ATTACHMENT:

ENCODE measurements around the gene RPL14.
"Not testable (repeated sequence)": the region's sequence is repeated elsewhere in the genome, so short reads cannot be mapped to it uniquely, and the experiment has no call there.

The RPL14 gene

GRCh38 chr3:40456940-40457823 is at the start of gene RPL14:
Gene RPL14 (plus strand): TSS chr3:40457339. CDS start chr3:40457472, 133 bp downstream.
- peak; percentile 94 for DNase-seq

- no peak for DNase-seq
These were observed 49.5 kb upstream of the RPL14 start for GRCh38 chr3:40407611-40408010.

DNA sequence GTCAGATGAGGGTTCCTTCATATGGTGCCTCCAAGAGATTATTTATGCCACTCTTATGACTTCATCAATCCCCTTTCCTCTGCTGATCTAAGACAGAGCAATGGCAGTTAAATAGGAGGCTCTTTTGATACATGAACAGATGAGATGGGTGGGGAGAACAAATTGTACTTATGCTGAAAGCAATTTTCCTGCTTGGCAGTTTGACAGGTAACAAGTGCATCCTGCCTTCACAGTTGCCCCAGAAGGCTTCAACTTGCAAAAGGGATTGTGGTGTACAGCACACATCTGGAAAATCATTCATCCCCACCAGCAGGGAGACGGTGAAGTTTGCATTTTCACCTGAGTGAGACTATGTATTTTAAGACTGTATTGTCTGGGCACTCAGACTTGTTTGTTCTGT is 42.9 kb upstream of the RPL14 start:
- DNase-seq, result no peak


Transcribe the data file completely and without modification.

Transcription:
ENCODE measurements around the gene RPL14.
"Not testable (repeated sequence)": the region's sequence is repeated elsewhere in the genome, so short reads cannot be mapped to it uniquely, and the experiment has no call there.

The RPL14 gene

GRCh38 chr3:40456940-40457823 is at the start of gene RPL14:
Gene RPL14 (plus strand): TSS chr3:40457339. CDS start chr3:40457472, 133 bp downstream.
- peak; percentile 94 for DNase-seq

- no peak for DNase-seq
These were observed 49.5 kb upstream of the RPL14 start for GRCh38 chr3:40407611-40408010.

DNA sequence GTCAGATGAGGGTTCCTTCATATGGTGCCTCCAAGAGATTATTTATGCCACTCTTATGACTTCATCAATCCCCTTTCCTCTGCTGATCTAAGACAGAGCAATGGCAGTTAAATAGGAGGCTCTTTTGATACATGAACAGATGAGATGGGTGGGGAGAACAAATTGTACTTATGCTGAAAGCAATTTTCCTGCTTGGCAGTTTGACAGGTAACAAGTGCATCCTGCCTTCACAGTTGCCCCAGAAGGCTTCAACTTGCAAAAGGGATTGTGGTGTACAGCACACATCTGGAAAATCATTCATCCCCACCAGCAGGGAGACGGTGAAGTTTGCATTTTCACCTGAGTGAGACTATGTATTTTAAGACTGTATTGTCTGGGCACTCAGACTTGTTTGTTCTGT is 42.9 kb upstream of the RPL14 start:
- DNase-seq, result no peak